In last week’s cover story on the development possibilities associated with the sale of the 18th century house at the corner of Vandeventer Avenue and Park Place in downtown Princeton, U.S. 1 noted that a vacant lot is not always a more economical opportunity than a lot with a house already on it to be torn down. The tear down lot already has utilities in place, and the foundation of the old house might even work for the replacement home.
In the case of the potential vacant lot at 19 Vandeventer, it turns out, many of the services are already in place for anyone who would buy the rear portion of the 200-foot deep lot. “We made sure to get all the services in while the Park Place road work was being done,” says the seller, Robin Resch, referring to the installation of new sewer lines in the neighborhood, which included two curb cuts along her property — one for the existing house and another for an additional home, if it materializes in the future . “In addition to that, we have done substantial site engineering work to deal with storm water,” says Resch.
Another incentive for the buyer of the Resch property is that a deal to purchase the back portion of the property separately (referred to as Plan B in the article) would be contingent on the seller getting Planning Board approval for the subdivision.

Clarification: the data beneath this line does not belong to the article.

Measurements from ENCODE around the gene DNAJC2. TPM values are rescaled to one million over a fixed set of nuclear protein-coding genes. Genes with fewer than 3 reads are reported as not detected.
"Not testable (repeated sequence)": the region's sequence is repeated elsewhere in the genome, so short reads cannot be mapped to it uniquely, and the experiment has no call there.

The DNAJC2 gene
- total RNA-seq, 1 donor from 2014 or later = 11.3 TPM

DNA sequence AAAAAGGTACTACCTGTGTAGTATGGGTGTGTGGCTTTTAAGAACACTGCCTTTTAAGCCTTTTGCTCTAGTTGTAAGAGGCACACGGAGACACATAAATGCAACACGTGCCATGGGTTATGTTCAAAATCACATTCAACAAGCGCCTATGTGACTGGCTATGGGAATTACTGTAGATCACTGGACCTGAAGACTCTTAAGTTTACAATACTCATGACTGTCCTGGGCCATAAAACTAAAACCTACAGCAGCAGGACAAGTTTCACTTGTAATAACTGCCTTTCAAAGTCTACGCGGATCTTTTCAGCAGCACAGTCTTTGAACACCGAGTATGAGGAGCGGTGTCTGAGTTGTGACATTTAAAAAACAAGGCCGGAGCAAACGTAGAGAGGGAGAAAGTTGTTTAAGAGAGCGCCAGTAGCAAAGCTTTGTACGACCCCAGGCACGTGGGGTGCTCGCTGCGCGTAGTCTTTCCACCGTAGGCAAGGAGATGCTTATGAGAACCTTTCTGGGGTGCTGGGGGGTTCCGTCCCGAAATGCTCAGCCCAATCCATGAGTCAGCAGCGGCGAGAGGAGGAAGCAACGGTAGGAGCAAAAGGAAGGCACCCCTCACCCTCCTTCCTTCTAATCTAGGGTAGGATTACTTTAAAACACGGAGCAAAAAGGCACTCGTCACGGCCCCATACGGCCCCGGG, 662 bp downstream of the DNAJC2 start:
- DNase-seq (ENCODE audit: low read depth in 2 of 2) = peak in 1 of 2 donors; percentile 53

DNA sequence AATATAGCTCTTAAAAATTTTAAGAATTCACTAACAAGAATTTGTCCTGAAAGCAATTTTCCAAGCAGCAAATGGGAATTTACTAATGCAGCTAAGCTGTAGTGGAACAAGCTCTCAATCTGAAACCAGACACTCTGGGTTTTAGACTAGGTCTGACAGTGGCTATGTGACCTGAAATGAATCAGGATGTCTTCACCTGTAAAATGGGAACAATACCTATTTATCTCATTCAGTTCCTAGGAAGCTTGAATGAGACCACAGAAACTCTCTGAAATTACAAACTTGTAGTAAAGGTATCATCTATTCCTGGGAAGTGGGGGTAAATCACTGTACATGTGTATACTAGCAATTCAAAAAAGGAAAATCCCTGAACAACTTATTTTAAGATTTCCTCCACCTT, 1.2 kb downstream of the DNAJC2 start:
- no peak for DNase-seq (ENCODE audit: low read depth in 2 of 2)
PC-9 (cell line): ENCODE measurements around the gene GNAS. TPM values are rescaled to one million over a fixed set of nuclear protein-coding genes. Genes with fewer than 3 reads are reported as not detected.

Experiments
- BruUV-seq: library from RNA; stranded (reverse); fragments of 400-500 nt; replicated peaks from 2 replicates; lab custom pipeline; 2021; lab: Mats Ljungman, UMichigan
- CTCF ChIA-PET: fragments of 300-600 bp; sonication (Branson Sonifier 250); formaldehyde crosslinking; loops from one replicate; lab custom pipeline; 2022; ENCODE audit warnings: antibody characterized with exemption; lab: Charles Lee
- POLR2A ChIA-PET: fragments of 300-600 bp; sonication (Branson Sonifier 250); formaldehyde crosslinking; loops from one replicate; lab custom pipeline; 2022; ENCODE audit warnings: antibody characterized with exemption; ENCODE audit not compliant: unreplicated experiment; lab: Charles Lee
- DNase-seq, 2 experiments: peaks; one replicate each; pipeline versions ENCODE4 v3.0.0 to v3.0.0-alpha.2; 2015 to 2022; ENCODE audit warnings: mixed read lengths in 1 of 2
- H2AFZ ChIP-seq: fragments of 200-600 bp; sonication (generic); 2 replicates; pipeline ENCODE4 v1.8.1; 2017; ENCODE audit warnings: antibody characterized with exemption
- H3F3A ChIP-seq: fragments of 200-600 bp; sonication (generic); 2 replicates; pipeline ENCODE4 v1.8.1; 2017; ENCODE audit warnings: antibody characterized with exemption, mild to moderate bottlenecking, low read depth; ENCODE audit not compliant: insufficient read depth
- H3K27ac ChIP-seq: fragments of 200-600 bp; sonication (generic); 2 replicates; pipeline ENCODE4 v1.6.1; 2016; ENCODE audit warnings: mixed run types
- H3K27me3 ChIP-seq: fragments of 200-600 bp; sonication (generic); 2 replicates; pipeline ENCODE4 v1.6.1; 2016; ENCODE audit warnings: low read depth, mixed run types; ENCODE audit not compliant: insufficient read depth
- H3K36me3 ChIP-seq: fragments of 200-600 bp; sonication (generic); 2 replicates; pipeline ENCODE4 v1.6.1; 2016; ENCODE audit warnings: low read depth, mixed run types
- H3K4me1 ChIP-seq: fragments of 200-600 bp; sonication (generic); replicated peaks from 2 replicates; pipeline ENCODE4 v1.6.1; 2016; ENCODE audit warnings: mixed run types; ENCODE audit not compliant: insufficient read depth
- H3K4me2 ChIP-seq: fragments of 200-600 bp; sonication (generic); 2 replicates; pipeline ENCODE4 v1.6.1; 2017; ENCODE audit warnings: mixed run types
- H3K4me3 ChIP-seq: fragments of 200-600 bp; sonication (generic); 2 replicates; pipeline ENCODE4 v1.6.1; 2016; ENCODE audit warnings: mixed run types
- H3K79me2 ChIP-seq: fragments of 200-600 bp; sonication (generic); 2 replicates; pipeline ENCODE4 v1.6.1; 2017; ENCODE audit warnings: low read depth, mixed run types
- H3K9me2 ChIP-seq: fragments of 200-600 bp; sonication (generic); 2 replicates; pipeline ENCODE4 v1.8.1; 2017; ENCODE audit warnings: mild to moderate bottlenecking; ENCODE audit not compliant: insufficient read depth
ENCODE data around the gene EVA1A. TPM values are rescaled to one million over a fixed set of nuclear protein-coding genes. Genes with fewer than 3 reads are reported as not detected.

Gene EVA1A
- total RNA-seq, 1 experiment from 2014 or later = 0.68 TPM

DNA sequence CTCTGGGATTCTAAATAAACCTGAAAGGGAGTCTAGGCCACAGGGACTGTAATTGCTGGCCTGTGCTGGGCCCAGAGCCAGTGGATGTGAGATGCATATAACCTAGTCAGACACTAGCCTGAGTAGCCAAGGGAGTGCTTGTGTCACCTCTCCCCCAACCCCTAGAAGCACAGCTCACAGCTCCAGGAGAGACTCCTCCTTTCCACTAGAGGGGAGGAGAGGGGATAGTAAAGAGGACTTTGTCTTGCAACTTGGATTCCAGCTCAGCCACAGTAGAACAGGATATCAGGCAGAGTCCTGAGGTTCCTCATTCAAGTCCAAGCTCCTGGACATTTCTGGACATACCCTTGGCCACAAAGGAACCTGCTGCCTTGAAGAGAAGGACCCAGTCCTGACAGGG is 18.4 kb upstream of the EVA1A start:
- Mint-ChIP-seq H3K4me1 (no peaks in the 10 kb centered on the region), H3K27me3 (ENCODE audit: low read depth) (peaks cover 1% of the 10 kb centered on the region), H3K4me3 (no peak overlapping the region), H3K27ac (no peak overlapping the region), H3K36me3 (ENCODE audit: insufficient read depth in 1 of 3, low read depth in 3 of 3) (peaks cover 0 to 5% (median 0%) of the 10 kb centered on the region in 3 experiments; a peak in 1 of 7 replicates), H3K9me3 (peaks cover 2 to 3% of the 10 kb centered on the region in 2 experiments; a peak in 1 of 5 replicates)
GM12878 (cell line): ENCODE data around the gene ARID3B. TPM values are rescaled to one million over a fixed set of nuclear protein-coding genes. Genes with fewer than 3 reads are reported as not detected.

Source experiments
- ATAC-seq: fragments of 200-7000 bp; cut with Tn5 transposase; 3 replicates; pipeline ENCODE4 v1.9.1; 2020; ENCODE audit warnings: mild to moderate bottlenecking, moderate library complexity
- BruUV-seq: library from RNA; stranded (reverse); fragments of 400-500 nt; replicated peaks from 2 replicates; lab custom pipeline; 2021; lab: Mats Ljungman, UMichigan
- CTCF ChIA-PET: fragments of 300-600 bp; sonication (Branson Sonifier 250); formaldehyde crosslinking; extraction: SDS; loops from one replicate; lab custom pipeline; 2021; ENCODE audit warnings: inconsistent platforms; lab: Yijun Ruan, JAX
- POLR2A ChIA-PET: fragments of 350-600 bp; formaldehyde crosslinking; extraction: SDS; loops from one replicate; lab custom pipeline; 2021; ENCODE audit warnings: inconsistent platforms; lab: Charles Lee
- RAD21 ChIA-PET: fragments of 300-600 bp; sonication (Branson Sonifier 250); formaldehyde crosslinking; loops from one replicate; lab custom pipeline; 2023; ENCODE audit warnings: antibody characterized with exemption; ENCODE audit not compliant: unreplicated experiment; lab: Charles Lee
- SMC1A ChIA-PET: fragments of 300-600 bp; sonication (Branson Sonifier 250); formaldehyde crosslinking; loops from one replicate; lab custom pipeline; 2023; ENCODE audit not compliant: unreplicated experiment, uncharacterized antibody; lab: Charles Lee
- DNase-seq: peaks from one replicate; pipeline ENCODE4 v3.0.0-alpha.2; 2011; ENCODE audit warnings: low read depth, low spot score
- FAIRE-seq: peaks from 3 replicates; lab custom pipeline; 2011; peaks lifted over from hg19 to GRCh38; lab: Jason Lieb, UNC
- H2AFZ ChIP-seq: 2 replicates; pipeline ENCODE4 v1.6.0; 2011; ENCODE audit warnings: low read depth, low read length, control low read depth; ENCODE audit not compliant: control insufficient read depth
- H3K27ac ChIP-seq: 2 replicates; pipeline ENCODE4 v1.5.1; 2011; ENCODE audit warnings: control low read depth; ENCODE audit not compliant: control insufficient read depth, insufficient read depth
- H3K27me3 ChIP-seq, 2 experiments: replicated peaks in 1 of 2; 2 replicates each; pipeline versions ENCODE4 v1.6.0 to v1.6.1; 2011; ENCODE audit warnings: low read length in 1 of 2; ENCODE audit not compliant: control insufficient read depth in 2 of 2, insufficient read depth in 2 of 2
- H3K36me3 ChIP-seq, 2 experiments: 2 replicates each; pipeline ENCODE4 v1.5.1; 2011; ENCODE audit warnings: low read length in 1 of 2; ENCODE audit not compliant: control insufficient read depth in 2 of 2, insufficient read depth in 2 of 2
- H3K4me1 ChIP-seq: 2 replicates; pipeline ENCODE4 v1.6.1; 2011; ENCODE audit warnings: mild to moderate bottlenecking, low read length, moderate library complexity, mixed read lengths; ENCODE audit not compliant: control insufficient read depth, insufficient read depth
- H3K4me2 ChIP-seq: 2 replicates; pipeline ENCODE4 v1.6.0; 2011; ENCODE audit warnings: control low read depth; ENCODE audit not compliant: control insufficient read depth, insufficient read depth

The October 21 story had two other factual errors. The subdividable lot is 78 feet wide and 80 feet deep. And the size of house that could be built on that potential sub-divided lot could be more than 2,500 square feet of living space and meet the zoning code — or could possibly be more than that if someone sought a zoning variance.
In addition, Resch, the seller, wanted to emphasize the support she has received from her father, at age 80 still a practicing architect. “His passion for his work is really what always inspired me to study architecture,” says Resch. “He, of all people, never discouraged me.”
#b#To the Editor: Here’s to Volunteers#/b#
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